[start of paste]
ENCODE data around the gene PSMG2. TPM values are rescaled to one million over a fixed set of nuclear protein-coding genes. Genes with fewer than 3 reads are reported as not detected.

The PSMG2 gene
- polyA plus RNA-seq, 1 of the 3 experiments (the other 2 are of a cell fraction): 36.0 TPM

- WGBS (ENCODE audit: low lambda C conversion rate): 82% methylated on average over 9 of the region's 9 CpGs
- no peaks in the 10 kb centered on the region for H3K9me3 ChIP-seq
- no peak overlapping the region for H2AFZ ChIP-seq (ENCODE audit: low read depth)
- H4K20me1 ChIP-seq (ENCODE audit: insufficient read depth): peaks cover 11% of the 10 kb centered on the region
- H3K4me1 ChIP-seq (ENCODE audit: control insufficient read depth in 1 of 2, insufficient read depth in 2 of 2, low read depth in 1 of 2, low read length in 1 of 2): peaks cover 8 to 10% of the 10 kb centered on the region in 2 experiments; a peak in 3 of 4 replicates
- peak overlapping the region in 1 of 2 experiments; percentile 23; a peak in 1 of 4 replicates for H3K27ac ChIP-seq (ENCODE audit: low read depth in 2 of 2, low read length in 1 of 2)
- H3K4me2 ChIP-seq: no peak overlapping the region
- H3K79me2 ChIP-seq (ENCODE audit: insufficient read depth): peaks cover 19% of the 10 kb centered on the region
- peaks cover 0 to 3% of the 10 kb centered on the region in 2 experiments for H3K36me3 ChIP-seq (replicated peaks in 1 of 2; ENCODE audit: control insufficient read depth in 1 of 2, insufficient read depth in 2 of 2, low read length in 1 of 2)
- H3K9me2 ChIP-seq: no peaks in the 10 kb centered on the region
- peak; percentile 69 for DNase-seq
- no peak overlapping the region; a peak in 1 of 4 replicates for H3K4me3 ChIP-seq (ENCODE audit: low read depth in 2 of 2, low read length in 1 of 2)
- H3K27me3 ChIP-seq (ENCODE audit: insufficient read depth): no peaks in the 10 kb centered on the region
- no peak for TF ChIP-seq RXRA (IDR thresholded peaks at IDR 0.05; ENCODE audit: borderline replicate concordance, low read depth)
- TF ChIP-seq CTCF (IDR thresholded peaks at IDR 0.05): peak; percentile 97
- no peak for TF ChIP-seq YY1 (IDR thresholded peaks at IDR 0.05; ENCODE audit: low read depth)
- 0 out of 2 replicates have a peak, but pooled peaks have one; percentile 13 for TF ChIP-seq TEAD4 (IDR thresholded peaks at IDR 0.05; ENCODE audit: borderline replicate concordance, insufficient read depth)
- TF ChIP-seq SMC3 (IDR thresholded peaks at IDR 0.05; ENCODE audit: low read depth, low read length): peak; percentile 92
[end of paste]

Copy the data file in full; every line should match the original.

ENCODE data around the gene PSMG2. TPM values are rescaled to one million over a fixed set of nuclear protein-coding genes. Genes with fewer than 3 reads are reported as not detected.

The PSMG2 gene
- polyA plus RNA-seq, 1 of the 3 experiments (the other 2 are of a cell fraction): 36.0 TPM

- WGBS (ENCODE audit: low lambda C conversion rate): 82% methylated on average over 9 of the region's 9 CpGs
- no peaks in the 10 kb centered on the region for H3K9me3 ChIP-seq
- no peak overlapping the region for H2AFZ ChIP-seq (ENCODE audit: low read depth)
- H4K20me1 ChIP-seq (ENCODE audit: insufficient read depth): peaks cover 11% of the 10 kb centered on the region
- H3K4me1 ChIP-seq (ENCODE audit: control insufficient read depth in 1 of 2, insufficient read depth in 2 of 2, low read depth in 1 of 2, low read length in 1 of 2): peaks cover 8 to 10% of the 10 kb centered on the region in 2 experiments; a peak in 3 of 4 replicates
- peak overlapping the region in 1 of 2 experiments; percentile 23; a peak in 1 of 4 replicates for H3K27ac ChIP-seq (ENCODE audit: low read depth in 2 of 2, low read length in 1 of 2)
- H3K4me2 ChIP-seq: no peak overlapping the region
- H3K79me2 ChIP-seq (ENCODE audit: insufficient read depth): peaks cover 19% of the 10 kb centered on the region
- peaks cover 0 to 3% of the 10 kb centered on the region in 2 experiments for H3K36me3 ChIP-seq (replicated peaks in 1 of 2; ENCODE audit: control insufficient read depth in 1 of 2, insufficient read depth in 2 of 2, low read length in 1 of 2)
- H3K9me2 ChIP-seq: no peaks in the 10 kb centered on the region
- peak; percentile 69 for DNase-seq
- no peak overlapping the region; a peak in 1 of 4 replicates for H3K4me3 ChIP-seq (ENCODE audit: low read depth in 2 of 2, low read length in 1 of 2)
- H3K27me3 ChIP-seq (ENCODE audit: insufficient read depth): no peaks in the 10 kb centered on the region
- no peak for TF ChIP-seq RXRA (IDR thresholded peaks at IDR 0.05; ENCODE audit: borderline replicate concordance, low read depth)
- TF ChIP-seq CTCF (IDR thresholded peaks at IDR 0.05): peak; percentile 97
- no peak for TF ChIP-seq YY1 (IDR thresholded peaks at IDR 0.05; ENCODE audit: low read depth)
- 0 out of 2 replicates have a peak, but pooled peaks have one; percentile 13 for TF ChIP-seq TEAD4 (IDR thresholded peaks at IDR 0.05; ENCODE audit: borderline replicate concordance, insufficient read depth)
- TF ChIP-seq SMC3 (IDR thresholded peaks at IDR 0.05; ENCODE audit: low read depth, low read length): peak; percentile 92